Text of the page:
Note: To protect the privacy of our members, e-mail addresses have been removed from the archived messages. As a result, some links may be broken.

Lesson Plans

question of value/dead artists (some living)etc.

[ Thread ][ Subject ][ Author ][ Date ]
Rosa Juliusdottir (rojul)
Thu, 15 Jul 1999 10:10:45 -0500

Wow! So many interesting things being discussed here. I am really enjoying
this greatly.
As far as Tomīs question:
>I see a number of lesson plans which culminate in a student painting like
>some other dead artist. Why is this valued?<
I think it is a great question. And I really donīt think it matters if he
is young or old, experienced or inexperienced, the main thing is he asked a
question that got our wheels really turning. The listserv has not been so
good for awhile. Many of the things that flew through my mind have
allready been answered. I too use examples of dead (and living) artist's
artwork as LaDonna does and do not look upon it "as copying or think that
it might stifle creativity,,,,,,,, "I also agree with LaDonna that it can
be used as "a way in which to illustrate certain elements and principles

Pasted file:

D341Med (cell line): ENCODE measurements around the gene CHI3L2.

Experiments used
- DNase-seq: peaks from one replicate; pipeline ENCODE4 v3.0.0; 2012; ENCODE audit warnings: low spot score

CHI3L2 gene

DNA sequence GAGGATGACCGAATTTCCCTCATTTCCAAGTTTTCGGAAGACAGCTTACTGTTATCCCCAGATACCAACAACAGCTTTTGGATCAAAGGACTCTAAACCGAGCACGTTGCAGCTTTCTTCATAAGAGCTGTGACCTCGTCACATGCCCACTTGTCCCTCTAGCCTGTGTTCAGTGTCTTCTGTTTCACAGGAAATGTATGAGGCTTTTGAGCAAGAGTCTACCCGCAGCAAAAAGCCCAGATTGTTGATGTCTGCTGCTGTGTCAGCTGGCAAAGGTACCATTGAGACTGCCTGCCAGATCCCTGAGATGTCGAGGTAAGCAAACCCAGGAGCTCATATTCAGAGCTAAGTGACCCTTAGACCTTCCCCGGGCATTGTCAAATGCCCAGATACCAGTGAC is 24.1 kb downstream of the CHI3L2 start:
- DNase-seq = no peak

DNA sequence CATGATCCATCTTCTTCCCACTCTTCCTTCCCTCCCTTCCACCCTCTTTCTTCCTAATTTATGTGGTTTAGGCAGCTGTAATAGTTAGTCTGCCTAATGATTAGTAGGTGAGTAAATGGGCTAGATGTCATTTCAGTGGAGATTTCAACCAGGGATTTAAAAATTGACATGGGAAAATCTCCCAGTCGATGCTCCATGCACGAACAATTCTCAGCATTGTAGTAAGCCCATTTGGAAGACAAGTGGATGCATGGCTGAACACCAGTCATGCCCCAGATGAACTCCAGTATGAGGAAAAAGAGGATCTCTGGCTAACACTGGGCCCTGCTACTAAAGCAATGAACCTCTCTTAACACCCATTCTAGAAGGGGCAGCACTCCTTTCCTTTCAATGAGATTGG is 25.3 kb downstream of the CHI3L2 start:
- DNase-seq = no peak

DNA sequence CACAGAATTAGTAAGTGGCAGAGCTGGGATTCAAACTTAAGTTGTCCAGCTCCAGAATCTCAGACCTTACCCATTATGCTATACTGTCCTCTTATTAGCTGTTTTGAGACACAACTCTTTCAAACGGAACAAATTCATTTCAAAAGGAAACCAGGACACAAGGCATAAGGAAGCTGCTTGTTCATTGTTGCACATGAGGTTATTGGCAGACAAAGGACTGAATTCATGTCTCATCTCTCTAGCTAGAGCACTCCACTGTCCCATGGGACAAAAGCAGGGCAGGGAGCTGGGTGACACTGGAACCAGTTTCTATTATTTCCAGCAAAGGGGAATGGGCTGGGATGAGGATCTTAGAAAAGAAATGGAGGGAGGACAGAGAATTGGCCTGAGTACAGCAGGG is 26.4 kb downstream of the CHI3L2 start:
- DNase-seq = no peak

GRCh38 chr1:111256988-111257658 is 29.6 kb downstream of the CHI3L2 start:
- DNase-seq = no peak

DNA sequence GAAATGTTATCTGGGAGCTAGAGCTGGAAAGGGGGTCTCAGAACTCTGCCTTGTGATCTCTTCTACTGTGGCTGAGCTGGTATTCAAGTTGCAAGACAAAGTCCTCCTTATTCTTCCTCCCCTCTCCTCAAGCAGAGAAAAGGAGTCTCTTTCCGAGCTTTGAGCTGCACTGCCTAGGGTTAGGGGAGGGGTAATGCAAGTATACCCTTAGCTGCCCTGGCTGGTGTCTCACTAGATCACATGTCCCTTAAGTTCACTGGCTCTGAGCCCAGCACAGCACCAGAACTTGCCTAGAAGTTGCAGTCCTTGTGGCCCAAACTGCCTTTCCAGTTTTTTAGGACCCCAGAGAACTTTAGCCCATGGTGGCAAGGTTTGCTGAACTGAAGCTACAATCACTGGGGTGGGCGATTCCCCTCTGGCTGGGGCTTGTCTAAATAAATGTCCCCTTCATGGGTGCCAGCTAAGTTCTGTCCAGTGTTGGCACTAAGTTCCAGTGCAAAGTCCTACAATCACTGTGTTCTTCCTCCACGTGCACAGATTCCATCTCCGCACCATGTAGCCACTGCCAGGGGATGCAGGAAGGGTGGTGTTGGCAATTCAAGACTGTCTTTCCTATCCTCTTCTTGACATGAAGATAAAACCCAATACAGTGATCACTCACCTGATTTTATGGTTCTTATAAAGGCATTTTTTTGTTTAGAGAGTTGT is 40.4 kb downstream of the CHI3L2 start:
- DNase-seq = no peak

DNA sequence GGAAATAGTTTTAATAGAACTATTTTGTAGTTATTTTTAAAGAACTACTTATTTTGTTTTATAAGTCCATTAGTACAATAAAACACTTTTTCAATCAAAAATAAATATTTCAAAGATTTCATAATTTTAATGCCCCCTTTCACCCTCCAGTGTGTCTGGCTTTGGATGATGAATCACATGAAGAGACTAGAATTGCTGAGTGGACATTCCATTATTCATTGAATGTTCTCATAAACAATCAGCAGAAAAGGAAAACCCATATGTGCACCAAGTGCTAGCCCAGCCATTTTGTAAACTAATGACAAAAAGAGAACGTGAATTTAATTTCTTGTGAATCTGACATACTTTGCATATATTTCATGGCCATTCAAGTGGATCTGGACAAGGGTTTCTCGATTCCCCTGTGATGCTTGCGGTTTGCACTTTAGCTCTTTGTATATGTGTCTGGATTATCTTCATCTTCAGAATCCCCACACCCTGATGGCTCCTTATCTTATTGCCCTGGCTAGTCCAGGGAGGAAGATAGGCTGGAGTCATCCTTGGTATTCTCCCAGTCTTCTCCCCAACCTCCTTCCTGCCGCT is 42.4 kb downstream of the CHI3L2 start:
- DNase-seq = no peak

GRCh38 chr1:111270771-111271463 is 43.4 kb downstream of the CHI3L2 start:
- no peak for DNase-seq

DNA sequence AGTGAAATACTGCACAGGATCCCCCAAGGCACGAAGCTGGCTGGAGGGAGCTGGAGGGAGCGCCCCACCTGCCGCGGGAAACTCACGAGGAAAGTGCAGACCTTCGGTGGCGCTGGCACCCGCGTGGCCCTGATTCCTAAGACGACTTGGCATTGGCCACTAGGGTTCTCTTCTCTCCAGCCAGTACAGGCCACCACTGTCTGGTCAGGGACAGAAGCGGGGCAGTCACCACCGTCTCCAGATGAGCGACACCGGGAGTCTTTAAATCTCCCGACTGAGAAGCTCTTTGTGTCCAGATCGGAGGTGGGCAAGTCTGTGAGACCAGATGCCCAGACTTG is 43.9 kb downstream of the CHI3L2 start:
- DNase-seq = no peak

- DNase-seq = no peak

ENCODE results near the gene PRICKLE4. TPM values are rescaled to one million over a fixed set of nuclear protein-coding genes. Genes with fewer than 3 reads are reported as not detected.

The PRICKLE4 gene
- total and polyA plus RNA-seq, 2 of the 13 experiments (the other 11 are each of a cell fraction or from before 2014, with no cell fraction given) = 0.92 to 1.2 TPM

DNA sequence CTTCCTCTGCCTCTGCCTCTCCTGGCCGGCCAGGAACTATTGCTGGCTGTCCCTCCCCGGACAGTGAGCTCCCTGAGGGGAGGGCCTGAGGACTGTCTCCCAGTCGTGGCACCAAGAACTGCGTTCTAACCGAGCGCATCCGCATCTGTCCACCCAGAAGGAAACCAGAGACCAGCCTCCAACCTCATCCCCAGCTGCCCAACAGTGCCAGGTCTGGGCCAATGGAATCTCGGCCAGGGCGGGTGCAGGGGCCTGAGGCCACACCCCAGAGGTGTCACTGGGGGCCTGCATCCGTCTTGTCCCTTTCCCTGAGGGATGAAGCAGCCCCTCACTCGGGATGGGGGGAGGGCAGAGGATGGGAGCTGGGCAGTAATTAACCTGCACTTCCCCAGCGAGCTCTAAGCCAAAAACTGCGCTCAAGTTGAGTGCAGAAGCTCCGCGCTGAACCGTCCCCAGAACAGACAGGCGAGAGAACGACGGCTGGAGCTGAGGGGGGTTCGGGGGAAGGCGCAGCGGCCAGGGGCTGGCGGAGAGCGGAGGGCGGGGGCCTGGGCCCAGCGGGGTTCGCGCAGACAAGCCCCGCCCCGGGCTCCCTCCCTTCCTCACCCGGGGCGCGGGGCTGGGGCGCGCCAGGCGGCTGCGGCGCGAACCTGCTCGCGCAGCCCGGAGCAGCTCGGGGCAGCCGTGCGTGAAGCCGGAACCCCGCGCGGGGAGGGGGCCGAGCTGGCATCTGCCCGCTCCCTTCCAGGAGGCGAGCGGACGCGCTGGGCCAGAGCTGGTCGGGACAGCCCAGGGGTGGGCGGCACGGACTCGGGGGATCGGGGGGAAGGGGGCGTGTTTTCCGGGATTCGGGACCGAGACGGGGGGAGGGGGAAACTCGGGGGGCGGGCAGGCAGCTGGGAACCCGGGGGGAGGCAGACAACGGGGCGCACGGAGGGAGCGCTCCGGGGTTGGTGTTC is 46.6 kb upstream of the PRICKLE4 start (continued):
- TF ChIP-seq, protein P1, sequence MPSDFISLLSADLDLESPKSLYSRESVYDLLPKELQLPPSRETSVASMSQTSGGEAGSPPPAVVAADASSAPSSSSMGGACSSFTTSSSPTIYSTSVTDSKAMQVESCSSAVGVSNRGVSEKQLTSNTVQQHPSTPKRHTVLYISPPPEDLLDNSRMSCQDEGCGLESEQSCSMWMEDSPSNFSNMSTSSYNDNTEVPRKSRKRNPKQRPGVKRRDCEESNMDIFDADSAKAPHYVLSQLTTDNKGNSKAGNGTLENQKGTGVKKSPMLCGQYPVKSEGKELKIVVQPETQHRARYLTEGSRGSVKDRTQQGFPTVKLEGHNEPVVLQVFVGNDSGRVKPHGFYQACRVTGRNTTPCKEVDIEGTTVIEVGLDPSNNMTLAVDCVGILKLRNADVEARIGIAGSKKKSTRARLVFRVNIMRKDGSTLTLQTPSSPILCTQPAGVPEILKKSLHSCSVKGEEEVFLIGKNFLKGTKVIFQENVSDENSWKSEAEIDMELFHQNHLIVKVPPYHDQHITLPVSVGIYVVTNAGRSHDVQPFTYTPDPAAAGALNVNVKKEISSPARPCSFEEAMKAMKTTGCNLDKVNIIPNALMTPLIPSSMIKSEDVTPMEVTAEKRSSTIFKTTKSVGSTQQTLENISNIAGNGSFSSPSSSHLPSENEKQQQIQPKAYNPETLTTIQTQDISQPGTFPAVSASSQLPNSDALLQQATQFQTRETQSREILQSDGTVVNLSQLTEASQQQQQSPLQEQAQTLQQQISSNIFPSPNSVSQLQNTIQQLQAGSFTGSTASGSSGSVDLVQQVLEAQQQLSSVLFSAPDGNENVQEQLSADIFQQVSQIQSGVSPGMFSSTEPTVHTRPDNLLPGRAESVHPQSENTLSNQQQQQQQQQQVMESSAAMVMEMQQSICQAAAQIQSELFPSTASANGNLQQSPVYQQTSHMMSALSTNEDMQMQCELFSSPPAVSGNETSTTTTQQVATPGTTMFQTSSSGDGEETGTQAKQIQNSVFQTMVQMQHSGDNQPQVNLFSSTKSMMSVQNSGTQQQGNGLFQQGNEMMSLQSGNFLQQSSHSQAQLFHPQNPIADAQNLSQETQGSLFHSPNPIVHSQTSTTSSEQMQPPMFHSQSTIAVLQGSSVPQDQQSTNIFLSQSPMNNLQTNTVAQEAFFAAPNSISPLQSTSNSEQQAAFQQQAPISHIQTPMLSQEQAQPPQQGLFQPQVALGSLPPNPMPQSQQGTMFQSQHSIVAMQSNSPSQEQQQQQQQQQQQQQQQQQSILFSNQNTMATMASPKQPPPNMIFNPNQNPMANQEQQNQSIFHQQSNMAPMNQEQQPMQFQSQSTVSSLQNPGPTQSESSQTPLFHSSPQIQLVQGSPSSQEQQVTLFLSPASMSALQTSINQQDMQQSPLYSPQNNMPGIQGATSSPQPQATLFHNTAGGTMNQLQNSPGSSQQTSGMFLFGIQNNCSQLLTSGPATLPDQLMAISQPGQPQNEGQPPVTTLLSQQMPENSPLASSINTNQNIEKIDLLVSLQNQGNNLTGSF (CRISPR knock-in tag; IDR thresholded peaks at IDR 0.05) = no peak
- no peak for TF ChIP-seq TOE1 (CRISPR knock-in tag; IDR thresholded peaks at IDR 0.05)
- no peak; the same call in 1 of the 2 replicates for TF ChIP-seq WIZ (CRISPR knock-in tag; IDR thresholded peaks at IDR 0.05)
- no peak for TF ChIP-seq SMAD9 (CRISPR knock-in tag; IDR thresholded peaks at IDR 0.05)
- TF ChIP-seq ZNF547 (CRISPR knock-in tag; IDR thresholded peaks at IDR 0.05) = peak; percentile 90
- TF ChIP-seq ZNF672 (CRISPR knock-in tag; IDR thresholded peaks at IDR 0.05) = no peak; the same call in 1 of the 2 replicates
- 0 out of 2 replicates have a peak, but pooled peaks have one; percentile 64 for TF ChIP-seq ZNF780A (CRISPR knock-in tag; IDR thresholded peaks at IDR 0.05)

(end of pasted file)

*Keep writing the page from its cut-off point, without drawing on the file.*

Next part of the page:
of art".
But I also find that the question touches something I and my colleagues
here in Iceland have been discussing for awhile; how are we going to
aproach art education in a new century? When we open up the windows to a
new century will it be time for a fresh look at art education? Even though
art education for children is fairly young, things have changed a great
deal since the turn of the last century, all the new media, technology and
in many ways art itself has changed a great deal. How will or has this
affected our teaching?
I still believe we will always continue teaching our student(among other
things) through dead and alive artists and there are many ways of doing
this and it has or can have much value. But I also think we(or rather the
students) donīt always need to end up with some pretty artworks. They must
learn to create for other reasons too. Do most of you feel your students
need to produce a final product; painting, drawing etc. all the time? How
about working with clay and then undo it and be able to use the clay again?
Anyone do that?
Well, enough said now.
Best regards from the far north, Rosa